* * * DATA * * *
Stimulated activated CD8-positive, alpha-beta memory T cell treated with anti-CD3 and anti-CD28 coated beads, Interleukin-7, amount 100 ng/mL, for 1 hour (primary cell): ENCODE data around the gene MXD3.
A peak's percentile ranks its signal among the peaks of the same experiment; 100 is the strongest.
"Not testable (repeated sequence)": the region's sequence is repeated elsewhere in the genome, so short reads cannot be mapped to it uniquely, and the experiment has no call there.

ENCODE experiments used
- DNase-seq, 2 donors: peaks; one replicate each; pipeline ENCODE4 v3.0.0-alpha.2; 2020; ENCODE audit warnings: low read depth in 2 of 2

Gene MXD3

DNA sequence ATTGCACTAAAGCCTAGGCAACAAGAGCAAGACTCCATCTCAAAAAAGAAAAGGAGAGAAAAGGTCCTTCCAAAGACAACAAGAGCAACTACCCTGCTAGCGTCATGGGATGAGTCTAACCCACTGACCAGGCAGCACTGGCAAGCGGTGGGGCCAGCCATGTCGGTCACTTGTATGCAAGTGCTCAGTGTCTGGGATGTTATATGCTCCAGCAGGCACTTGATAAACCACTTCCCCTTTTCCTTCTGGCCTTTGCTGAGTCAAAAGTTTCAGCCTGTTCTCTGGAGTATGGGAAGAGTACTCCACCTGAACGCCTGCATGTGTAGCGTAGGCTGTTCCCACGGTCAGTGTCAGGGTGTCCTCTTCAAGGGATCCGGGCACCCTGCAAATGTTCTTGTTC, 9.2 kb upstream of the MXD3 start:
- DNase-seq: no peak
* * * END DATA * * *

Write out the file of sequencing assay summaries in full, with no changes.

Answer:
Stimulated activated CD8-positive, alpha-beta memory T cell treated with anti-CD3 and anti-CD28 coated beads, Interleukin-7, amount 100 ng/mL, for 1 hour (primary cell): ENCODE data around the gene MXD3.
A peak's percentile ranks its signal among the peaks of the same experiment; 100 is the strongest.
"Not testable (repeated sequence)": the region's sequence is repeated elsewhere in the genome, so short reads cannot be mapped to it uniquely, and the experiment has no call there.

ENCODE experiments used
- DNase-seq, 2 donors: peaks; one replicate each; pipeline ENCODE4 v3.0.0-alpha.2; 2020; ENCODE audit warnings: low read depth in 2 of 2

Gene MXD3

DNA sequence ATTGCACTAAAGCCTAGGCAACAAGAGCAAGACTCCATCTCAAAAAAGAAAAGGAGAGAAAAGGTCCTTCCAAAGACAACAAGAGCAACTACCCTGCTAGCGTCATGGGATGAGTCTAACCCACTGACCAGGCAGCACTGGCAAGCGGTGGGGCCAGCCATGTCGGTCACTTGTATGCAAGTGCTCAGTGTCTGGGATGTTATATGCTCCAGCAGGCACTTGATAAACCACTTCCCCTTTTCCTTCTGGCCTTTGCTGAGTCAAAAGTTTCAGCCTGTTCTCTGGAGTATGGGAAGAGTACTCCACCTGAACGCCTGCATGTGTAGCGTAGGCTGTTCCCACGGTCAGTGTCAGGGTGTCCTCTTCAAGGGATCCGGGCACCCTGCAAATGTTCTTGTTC, 9.2 kb upstream of the MXD3 start:
- DNase-seq: no peak